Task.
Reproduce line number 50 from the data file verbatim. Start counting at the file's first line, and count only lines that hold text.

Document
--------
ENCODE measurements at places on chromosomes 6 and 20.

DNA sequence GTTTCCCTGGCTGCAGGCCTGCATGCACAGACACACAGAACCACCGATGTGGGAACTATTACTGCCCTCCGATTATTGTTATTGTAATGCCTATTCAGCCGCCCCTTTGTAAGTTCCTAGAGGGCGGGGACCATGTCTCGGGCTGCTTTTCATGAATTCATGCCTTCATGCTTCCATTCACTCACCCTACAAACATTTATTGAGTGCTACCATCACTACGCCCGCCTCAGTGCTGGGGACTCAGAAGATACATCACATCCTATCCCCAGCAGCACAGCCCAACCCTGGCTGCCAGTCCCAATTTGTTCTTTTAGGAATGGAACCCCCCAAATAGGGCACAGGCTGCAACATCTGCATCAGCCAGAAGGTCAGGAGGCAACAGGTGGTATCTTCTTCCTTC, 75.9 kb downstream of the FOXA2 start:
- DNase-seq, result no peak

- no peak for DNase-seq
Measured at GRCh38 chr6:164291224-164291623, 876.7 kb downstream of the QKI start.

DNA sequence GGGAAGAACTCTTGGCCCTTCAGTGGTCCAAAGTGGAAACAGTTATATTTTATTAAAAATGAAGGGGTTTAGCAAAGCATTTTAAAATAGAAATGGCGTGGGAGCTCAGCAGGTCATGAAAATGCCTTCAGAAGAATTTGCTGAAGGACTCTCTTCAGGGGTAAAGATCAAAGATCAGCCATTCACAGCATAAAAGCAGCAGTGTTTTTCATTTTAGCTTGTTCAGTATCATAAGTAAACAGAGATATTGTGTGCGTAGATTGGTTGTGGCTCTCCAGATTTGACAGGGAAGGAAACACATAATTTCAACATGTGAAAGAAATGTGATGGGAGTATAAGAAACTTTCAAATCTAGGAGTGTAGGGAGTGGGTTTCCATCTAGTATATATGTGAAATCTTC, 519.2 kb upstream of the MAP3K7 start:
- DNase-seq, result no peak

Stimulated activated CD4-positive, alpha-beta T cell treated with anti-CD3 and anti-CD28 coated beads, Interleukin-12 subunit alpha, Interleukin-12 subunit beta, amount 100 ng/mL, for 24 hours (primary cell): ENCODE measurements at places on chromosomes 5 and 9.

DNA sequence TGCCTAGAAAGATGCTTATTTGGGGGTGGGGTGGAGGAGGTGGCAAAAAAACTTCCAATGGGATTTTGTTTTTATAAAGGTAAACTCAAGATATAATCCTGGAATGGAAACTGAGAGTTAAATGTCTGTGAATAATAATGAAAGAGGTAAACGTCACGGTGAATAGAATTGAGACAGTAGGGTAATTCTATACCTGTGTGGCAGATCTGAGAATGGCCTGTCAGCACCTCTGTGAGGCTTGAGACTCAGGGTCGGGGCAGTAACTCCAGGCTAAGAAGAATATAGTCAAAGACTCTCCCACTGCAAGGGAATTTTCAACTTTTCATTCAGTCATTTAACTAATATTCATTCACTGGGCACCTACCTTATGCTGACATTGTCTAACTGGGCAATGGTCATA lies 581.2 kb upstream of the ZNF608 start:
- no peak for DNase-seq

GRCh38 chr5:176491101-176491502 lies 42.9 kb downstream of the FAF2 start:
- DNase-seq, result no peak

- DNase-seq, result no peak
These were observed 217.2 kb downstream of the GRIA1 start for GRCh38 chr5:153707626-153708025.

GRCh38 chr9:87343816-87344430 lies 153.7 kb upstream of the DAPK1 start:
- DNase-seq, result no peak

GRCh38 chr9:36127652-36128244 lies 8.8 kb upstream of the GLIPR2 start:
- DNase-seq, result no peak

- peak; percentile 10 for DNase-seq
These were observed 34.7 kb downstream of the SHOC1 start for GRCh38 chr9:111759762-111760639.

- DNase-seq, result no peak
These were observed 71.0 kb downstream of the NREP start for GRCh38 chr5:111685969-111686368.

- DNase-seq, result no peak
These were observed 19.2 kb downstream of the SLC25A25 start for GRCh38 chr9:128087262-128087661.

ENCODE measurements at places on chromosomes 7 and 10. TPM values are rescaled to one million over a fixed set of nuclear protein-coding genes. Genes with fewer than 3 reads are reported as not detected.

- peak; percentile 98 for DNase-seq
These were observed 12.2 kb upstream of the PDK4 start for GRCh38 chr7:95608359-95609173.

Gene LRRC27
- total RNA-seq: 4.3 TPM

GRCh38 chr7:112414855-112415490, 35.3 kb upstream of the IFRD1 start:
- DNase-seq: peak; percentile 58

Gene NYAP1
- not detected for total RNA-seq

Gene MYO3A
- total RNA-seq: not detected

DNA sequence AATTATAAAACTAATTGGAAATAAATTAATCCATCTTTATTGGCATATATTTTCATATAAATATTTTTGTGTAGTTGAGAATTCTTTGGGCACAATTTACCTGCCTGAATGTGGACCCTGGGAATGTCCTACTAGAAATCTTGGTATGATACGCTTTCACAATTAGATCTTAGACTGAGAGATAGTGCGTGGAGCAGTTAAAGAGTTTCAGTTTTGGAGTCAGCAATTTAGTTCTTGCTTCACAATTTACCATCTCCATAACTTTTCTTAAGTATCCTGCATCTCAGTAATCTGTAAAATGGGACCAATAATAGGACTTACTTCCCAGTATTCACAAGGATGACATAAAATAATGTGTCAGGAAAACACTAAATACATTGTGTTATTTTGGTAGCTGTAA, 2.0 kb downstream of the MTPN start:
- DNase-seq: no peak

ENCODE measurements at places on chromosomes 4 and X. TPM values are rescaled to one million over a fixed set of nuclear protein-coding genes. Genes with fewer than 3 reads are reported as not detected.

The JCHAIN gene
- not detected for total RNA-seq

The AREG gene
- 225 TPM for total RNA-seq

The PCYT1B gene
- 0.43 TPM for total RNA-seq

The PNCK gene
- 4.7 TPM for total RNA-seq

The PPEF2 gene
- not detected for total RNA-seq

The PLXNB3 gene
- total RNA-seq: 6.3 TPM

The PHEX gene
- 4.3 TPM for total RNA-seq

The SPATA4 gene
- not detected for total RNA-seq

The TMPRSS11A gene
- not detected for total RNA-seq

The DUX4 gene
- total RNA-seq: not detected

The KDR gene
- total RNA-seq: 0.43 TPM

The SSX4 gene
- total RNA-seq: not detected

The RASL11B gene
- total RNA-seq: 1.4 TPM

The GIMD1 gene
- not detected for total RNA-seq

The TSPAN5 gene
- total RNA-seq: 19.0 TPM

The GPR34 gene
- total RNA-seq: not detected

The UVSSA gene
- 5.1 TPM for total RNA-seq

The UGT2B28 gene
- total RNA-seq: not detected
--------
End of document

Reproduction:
- total RNA-seq: 6.3 TPM